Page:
SINGAPORE–DVB Bank SE (DVB.FF), a major global financier of purchases of ships and airplanes, projects that the market for global marine transport vessels won’t recover until at least the middle of next year, when demand finally catches up with supply.
World trade is expected to grow 4%-6% this year, but an excess supply of shipping capacity will keep vessel prices depressed,Wolfgang Driese, the chairman and chief executive of DVB Bank, told The Wall Street Journal in an interview.
“We need two to three years to grow out of the orderbook. But we could, in the middle of 2014, see stabilization in asset values and perhaps some increase in charter rates. It’s not so that this is a bad market forever,” Mr. Driese said.
Ship owners went on an ordering spree at the peak of the boom in the marine transport market in 2007 and 2008, causing new yards to mushroom across many parts of Asia, particularly China and South Korea. However, the global economic crisis led to a drop in international trade, creating a glut of vessels.
“The ship owners killed their own market,” Mr. Driese said.
While the excess supply isn’t as severe as it was, it will take the industry 2-3 more years to absorb all the new ships being produced, Mr. Driese said.
Government support for shipyards, because they are big employers, has skewed the market and added to the problem of excess supply–in some cases by resulting in the production of ships even after the initial customer canceled the order, Mr. Driese said. Around half of all smaller shipyards would disappear without government support, he said.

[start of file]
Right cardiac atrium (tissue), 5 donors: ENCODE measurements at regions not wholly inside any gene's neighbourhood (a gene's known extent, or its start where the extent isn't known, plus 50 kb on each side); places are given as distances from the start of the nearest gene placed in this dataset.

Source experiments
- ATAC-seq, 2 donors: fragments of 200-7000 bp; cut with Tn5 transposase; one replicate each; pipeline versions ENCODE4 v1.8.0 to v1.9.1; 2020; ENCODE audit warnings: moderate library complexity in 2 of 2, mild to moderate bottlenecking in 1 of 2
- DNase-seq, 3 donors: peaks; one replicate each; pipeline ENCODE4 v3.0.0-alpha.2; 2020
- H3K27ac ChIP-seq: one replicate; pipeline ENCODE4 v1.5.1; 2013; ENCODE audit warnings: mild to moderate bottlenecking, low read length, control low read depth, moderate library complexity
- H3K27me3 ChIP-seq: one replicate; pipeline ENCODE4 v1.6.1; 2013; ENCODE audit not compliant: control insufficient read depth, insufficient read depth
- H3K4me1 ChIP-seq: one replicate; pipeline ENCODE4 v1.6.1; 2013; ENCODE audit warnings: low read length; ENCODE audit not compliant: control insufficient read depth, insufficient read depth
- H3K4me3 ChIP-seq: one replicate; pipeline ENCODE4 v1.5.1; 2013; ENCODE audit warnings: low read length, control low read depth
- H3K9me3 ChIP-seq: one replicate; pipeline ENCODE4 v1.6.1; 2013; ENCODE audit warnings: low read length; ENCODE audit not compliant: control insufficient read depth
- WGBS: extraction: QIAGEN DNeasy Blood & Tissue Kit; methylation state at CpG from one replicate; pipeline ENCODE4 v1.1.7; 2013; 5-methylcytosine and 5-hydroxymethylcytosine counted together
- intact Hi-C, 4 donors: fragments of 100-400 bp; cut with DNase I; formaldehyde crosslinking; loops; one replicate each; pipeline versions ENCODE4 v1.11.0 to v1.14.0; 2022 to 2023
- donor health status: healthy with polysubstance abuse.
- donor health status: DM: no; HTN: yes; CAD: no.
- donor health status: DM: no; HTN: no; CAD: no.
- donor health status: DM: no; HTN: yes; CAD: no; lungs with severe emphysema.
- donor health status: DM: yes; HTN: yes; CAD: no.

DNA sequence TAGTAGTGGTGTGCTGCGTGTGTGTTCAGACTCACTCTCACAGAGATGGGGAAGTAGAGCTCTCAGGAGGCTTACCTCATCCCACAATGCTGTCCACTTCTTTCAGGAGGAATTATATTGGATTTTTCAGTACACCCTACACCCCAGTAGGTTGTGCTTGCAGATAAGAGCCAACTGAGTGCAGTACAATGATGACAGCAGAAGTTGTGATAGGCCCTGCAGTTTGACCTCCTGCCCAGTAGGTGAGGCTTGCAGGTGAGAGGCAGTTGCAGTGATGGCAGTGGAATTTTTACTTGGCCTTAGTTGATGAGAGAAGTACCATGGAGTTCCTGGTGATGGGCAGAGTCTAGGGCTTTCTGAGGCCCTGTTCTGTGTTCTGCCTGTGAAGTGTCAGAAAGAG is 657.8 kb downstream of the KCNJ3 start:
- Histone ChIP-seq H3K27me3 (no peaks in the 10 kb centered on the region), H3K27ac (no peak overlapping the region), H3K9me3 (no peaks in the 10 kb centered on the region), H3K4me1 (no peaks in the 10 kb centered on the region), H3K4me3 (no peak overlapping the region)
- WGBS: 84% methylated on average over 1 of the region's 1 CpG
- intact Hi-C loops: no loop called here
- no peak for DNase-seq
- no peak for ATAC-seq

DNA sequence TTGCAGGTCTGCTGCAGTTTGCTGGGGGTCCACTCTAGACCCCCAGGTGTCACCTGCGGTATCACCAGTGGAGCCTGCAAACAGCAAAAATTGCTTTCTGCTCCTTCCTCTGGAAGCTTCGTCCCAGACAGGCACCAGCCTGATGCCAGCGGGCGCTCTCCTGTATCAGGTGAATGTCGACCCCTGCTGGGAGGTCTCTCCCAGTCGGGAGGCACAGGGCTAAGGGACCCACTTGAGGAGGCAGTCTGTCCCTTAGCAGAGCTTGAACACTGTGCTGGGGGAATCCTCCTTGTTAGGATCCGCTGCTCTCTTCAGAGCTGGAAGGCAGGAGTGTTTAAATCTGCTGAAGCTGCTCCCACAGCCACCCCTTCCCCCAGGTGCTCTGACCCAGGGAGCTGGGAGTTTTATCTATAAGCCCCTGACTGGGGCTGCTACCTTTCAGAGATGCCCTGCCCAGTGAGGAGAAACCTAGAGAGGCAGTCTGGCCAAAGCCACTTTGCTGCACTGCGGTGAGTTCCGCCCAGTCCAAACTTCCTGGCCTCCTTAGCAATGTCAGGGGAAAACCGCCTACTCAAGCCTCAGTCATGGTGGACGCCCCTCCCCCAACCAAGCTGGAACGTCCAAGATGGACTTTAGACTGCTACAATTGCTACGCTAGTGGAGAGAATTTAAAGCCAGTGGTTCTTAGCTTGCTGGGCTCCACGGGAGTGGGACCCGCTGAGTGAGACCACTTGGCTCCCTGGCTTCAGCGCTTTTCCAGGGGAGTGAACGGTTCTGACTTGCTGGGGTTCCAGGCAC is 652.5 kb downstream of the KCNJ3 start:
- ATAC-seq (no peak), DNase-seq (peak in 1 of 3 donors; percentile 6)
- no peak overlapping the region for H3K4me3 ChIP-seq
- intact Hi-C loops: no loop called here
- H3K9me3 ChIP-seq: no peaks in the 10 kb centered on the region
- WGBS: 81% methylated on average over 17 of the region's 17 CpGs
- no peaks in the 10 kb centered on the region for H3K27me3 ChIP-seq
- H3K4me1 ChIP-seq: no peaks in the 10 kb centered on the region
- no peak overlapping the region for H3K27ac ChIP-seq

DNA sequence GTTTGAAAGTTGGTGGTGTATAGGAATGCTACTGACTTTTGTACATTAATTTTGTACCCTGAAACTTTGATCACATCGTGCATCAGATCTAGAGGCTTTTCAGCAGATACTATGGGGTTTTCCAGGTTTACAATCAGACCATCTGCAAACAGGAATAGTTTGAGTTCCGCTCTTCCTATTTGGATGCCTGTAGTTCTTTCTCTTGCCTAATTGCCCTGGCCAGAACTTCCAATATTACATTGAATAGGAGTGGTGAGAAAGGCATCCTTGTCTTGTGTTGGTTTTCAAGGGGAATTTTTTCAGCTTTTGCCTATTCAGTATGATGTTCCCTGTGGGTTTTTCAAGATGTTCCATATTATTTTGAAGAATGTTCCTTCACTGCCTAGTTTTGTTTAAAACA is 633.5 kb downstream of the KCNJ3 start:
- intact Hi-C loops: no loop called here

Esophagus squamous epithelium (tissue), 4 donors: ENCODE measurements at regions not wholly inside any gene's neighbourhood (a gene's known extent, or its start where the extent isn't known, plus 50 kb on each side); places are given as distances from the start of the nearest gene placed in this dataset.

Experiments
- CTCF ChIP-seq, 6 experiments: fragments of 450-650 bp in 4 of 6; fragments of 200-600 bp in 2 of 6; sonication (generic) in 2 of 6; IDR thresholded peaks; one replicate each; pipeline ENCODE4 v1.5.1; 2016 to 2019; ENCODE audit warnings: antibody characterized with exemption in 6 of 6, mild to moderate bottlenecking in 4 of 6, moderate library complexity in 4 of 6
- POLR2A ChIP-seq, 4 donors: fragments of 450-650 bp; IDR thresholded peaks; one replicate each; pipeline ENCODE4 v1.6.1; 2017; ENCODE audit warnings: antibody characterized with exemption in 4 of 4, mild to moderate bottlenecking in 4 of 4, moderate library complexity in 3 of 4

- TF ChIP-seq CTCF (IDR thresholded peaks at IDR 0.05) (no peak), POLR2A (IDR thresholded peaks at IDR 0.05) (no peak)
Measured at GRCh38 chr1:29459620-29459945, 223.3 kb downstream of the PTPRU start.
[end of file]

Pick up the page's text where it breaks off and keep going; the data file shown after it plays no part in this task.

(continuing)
The shipping industry has pinned its hopes for a recovery on Chinese economic growth spurring demand for raw materials such as iron ore and coal.
DVB Bank estimates that demand for bulk transportation will grow 7% this year, up from 4% last year.
The outstanding orderbook for bulk carriers still stands at 19% of the current fleet, down from about 50% three years ago. That will take 2-3 years to balance as trade grows and older ships are scrapped, Mr. Driese said.
However, fewer ships will be scrapped in coming years because so many new ones have flooded the market, he said.
“In the past, we had bulkers that were 30 years and older. These are all gone. A vast majority of the vessels in operation today are less than 10 years old,” he said.
The bigger container lines may have turned the corner in terms of profitability, but charter rates for container vessels are unlikely to improve anytime soon, Mr. Driese said, adding that independent owners of container vessels will continue to suffer.
In November, A.P. Moller-Maersk A/S (AMKBY), the world’s biggest container shipper by volume, reported that its liner business returned to profit but warned that demand for seaborne containers will remain depressed.
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